However, I’m super excited to begin Blackout as soon as possible. Candace is one of the few political commentators I have followed on social media for years, and I find pretty much everything she has to say fascinating. She’s such a strong, intelligent woman!

So, I have to apologize to the rest of my to-be-reads, because Candace just shoved them all aside. I can’t wait to get started and see what I think of this!

What book(s) are you currently reading?

Does Dune Live Up to the Hype?

Rating: 4 out of 5.

I hate to begin a review by revealing my indecision but here we are. This book is a solid four-and-a-half stars for me. I’ve had the hardest time trying to decide which rating I want to give to this story, but we’ll leave it at four-and-a-half for now in favor of being decisive.

So what did this book do right? So, so much.

  • Dynamic characters

Where to begin? I love the characters of Dune from the bottom of my heart. First there is Paul Atreides, the main character. I typically don’t care for main characters, as they tend to all mesh into the same strong and mighty category, but he is an exception. What’s even rarer for me is to like a main character who is only fifteen for the majority of the story. Yet he is written in such a lovable way I can’t help but sympathize with him and his otherworldly problems.

His mother, Jessica, is also high up on the list of characters I like. Again, it isn’t common for me to love the main “strong female character,” as they typically end up being carbon copies of one another. Jessica, however, is nothing like what I’ve seen before. She is a complex, multifaceted character that can’t possibly be described in just one way or another. She constantly surprised me, and my love for her never waned throughout the story.

As anyone who knows anything about me already has guessed, I couldn’t make a list of my favorite Dune characters without Gurney Halleck: the man to end all other men, the Dune universe love of my life. What can I say? He plays music at random, sometimes inappropriate times throughout the book. He quotes the Bible. He knows how to expertly wield a knife. What is there not to love? Nothing. There is nothing not to love.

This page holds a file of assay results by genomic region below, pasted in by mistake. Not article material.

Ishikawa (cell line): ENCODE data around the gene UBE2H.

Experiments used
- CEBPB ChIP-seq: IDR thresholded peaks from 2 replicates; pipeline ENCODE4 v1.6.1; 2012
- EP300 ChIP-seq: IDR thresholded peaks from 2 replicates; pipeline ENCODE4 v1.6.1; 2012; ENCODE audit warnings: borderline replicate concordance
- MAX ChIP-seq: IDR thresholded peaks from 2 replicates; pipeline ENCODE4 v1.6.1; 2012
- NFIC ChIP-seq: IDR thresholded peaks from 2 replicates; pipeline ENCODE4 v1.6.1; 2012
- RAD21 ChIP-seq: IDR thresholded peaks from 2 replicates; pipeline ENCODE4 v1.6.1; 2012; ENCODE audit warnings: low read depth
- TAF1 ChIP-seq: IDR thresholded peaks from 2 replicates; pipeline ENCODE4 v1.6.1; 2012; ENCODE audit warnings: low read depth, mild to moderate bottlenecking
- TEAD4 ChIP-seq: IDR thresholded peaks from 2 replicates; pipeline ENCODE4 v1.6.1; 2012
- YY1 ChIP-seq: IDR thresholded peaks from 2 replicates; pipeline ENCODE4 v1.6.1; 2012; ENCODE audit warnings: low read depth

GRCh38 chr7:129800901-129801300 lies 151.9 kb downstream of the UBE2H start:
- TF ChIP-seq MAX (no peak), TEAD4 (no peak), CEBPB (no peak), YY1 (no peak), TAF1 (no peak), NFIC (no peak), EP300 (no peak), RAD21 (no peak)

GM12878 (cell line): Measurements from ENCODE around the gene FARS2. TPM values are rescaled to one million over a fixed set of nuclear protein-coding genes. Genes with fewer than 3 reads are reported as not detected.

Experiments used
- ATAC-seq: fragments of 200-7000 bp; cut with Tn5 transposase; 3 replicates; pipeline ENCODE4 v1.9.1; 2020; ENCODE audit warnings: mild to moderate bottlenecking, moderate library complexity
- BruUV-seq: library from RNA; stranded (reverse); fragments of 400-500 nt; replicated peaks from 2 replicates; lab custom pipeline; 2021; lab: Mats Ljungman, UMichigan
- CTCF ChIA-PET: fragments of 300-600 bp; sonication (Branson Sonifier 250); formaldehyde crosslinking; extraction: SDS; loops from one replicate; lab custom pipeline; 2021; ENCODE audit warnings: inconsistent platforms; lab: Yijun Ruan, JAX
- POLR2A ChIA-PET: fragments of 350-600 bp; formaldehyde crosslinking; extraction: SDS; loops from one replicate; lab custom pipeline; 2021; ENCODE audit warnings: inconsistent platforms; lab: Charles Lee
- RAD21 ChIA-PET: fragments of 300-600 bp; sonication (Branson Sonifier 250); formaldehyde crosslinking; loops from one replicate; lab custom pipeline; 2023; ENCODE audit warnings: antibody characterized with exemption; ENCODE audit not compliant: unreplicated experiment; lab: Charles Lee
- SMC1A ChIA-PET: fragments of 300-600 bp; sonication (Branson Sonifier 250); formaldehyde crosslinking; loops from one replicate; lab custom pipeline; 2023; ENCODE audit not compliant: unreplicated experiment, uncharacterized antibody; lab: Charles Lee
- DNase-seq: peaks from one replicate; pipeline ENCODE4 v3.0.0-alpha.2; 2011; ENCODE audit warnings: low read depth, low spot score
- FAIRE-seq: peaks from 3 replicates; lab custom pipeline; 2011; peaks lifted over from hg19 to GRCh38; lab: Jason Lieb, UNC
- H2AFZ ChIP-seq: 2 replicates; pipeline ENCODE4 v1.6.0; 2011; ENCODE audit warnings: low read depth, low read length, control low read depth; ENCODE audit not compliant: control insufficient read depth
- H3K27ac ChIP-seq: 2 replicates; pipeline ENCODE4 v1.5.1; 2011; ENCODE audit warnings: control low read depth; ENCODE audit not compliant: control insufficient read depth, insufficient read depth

• Compelling story

I genuinely cared what happened, and that’s saying something. What I like most about the story is its constant movement. It isn’t a stagnant plot that leaves me wanting to skim the rest of the book. It keeps moving. There’s plenty of action.

We transition from place to place and character to character, meaning that even if one particular part starts to get a little boring, chances are you’ll be moving on to a more interesting scenario in just a few pages.

  • Point of view

Third person omniscient usually isn’t my favorite point of view from which to read. When the narrator can look into everyone’s thoughts and speak about them all in turn, I typically find that I’m trying to process too much information at once. Oddly, though, I felt it was perfect for this book. I didn’t feel confused but, rather, more connected to each of the characters.

In books with a smaller cast, where just a few characters spend a lot of time together, I find it more beneficial to have learn just one person’s thoughts, either through first person or third person limited. The character whose perspective is used can typically tell who is feeling what, rendering it unnecessary to know everyone’s thoughts.

Fortunately, Dune is not one of those short-character-list books. It has a rather gigantic number of characters the readers needs to pay careful attention to. That makes it perfect for third person omniscient, as it allowed me to learn about each of the important characters through their own thoughts. It also worked to heighten the suspense: having multiple characters feel vaguely guilty will obviously make me want to read more!

So, does Dune live up to the hype? In my opinion, absolutely!

If you’re a fan of fantasy, science fiction themes, action-packed storylines, and complex characters, this is, indeed, the story for you.

Seeing as I just finished its sequel, Dune Messiah, be sure to look out for my review on that one very soon as well!